recently available data to reconcile in part China’s reported trade statistics. Finally, we performed our own independent statistical analyses.
Based on these multiple criteria, our team rejected the Hong Kong re-export trade hypothesis as the only major explanation accounting for the growing trade data inconsistency highlighted above. The compelling factor supporting our conclusion is that China’s indirect export and import trade through Hong Kong represented only 18 percent of China’s aggregate multilateral trade with the 41 trading partner countries in 2007, a significant decrease from the 60 percent figure that prevailed approximately two decades ago. It is noteworthy that the 18 percent is calculated using China’s total trade volume reported by 41 trading partner countries. Along the same calculation basis, the proportion of Hong Kong re-export trade to China’s total trade with its trading partner countries had seen a gradual decrease, from 36 percent in 1999 to around 19 percent in 2006. In other words, even though the China-Hong Kong entrepôt effect is still responsible for a share of the statistical discrepancy at issue, that factor cannot by itself constitute an exclusive reason for the data discrepancies, based on contemporaneous Chinese trade flows. Furthermore, the recent appreciation of the Chinese currency, the renminbi, the rise of material costs, and increase in labor costs due to passage of the new labor law on January 1, 2008, all have serious negative impacts on Hong Kong middleman companies’ business with the Mainland.
For these reasons it is likely that Hong Kong’s role in the Chinese trade surplus discrepancy may continue to decline in the future.
B. Round-trip Capital—An Under-emphasized Cause of Chinese Trade Balance Discrepancy
Although China’s entrepôt trade through the former British colony has decreased substantially during the past 20 years, the statistical discrepancy explained above has been steadily increasing during this same period. As a result, our team had to search for alternative hypotheses to identify and explain the real cause or causes underlying the data problem. Based on our integrated analysis of China’s current-account and capital-account transactions, we hypothesize that a phenomenon referred to as “round-tripping” is principally responsible for the bulk of the trade data incompatibilities highlighted above.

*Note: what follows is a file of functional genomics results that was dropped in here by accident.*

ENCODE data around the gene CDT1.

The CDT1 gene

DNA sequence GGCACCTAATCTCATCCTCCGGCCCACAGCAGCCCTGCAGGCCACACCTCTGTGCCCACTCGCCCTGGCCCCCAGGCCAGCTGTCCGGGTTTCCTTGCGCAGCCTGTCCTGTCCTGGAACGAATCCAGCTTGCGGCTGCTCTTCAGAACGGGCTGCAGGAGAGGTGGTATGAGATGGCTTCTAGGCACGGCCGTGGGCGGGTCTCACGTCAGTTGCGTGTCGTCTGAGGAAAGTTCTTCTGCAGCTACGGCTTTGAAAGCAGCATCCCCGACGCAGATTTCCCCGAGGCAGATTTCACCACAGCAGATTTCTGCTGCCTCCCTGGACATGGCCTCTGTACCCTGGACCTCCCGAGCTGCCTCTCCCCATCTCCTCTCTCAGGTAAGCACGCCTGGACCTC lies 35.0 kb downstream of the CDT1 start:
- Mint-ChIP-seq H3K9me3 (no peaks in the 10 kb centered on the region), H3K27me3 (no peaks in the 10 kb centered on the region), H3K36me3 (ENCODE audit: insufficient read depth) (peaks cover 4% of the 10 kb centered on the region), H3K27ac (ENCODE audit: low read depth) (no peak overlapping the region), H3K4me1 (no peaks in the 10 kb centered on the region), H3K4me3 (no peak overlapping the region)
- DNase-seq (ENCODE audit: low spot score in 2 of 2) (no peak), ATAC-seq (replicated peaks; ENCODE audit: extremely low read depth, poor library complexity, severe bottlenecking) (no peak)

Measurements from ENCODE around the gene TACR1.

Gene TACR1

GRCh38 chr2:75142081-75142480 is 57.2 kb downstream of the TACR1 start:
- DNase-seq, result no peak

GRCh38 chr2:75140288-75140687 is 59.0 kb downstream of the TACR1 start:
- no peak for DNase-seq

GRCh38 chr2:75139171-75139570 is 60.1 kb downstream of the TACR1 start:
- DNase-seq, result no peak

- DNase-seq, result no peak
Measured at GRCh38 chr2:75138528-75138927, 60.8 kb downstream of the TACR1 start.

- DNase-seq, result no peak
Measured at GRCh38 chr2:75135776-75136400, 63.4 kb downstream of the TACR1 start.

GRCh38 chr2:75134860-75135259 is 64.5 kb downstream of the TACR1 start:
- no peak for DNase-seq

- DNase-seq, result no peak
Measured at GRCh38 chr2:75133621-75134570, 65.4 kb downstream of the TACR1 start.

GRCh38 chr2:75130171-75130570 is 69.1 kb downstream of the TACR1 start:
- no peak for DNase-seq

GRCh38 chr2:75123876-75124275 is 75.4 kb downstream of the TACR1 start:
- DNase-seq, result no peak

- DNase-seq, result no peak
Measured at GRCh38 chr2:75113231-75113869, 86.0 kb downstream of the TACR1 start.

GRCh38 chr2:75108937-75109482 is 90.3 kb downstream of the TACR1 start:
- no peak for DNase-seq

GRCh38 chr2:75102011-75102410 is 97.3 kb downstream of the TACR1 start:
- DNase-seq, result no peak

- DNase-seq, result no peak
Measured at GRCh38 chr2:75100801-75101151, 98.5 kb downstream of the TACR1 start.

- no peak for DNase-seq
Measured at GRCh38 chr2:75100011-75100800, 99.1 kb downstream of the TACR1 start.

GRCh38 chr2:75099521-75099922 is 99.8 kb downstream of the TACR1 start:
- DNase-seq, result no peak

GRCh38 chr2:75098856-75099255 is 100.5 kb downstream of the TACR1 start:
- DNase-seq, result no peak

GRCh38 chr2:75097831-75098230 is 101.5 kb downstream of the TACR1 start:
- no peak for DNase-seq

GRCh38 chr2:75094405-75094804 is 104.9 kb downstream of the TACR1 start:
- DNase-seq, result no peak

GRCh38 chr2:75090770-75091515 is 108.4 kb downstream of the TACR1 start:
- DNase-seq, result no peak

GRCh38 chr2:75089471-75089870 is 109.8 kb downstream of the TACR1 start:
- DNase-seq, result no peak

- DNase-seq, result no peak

“Round-tripping” is a trade-tax-investment strategy whereby Chinese enterprises undervalue exports or artificially overvalue imports, in order to move Chinese capital across the Mainland border through current-account transactions. Specifically, Chinese enterprises export domestic capital from the Mainland to related-party enterprises situated outside China in offshore tax havens, such as Hong Kong, pursuant to non-arm’s length transfer-pricing transactions that are designed to circumvent Chinese capital controls. The exported Chinese domestic capital is then recycled abroad and returns to the Mainland in the form of foreign investment, and as such, receives a lower tax rate on profits.
Three economic and legal elements should be in place to encourage round-tripping. First, investors from a tax jurisdiction such as China must have access to a foreign tax haven through which they can establish related-party companies with which to engage in non-arm’s length transfer-pricing transactions. Second, the primary tax jurisdiction must have trade and investment barriers that significantly impede and discriminate against domestic investment. Third, the primary
jurisdiction must have on the books tax or other incentives that discriminate in favor of foreign investment. The China-Hong Kong relationship satisfies all of these elements.
Even though Hong Kong is not a de jure tax haven, international practitioners universally consider the former British colony to constitute a de facto tax haven for the following reasons: (i) its relatively low corporate income-tax rate of only 17.5 percent; (ii) the taxation of only Hong Kong-source income; (iii) an extremely tax-friendly territorial principle that is flexibly applied to rather loose and relaxed residency and income-sourcing criteria; (iv) the notable absence of taxes on such traditional income items as capital gains, dividends, and retained earnings; and (v) statutory provisions that allow taxpayers to carry forward losses indefinitely. Significantly, despite the People’s Republic of China’s sovereignty over the island, Hong Kong does not even form part of the customs or tax territories of the PRC. Rather, Hong Kong constitutes a separate “foreign customs territory,” as well as a distinct “foreign fiscal territory,” situated within China’s national geographic territory.